“Tapestry was nothing short of BRILLIANT. Their programming and performance was incredible. It's in my Top 10
Chamber Music in Historic Sites concert experiences pairing ‘site and sound.'" Kelly Garrison, General Director,
The Da Camera Society
Tapestry takes their audience beyond the stars in their newest program designed for The Mount Wilson Observatory in Los Angeles. Tapestry has long been "known for their stimulating approach to programming." CD
Classic. The LA Times writes: "(Tapestry) is more than just another gathering of early music specialists. They sing beautifully, separately and together and they like to switch gears...." Over the years, Tapestry has been invited to design programs for specific venues and occasions including the American Song Festival at the Library of Congress and the Between Heaven and Hell exhibit at the Bucerius Kunst Forum in Hamburg, at Argonne Laboratories and other venues in the United States and abroad.
For this exploration of the Night Sky, Tapestry brings together gorgeous music and imagery for a one-of-a-kind experience. The program opens with a solar eclipse as the world teeters on the edge of a black hole in medieval France, and then takes flight weaving together 16th-century Spanish Villancicos with works of David Lang, Hildegard von Bingen, Alan Hovhanness, Claude Debussy, Ivan Moody and Patricia Van Ness. Hovhanness' beautiful melody, In Early Dawn Song, serves as a common thread through the concert as Tapestry explores the cycles of the moon and stars, as well as human life from childhood to young love, and finally to the wisdom of age. Tapestry breathes life into the beautiful lyrics of this program in which "hearts rejoice," "souls tremble" and "a thousand stars fall and rise in concert."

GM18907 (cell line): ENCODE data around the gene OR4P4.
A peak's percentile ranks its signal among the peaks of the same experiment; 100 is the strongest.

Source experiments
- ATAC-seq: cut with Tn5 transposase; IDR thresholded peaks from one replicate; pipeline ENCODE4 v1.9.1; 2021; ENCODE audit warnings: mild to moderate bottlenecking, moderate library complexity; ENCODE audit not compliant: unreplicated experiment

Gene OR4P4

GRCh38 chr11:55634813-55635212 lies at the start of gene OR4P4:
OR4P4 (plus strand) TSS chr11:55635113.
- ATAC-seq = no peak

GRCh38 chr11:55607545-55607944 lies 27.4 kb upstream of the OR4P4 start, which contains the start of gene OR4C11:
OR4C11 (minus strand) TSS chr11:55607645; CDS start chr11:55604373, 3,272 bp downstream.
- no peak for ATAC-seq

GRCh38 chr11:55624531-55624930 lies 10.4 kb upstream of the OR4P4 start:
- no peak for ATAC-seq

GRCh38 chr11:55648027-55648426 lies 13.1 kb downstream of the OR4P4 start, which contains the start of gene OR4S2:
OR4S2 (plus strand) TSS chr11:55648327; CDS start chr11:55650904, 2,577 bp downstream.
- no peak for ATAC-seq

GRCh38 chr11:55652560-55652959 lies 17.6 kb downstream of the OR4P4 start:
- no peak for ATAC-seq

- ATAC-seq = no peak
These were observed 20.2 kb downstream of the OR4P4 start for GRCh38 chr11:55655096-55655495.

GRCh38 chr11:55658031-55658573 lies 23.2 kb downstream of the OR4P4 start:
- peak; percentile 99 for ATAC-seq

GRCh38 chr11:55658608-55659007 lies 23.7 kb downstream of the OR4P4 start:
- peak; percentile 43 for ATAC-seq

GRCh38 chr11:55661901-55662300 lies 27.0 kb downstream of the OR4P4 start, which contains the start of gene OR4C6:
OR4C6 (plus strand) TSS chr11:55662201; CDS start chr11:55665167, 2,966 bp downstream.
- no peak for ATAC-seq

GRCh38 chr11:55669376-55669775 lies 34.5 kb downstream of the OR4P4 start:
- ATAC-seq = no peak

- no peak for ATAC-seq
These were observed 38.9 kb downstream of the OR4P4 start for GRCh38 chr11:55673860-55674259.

Tapestry's voices with special guest James Falzone (clarinet, whistles, chimes and shruti box)
Notre Dame Chant and Polyphony (12–13th) century
|Claude Debussy (1862–1918)||
|16th century Villancicos||
Patricia Van Ness (b.1951)
|David Lang (b. 1957)||
|Alan Hovhannes (1911–2000)|
Hildegard von Bingen (1098–1179)
approximately 90' with intermission suitable for a concert hall or a resonant medium-sized church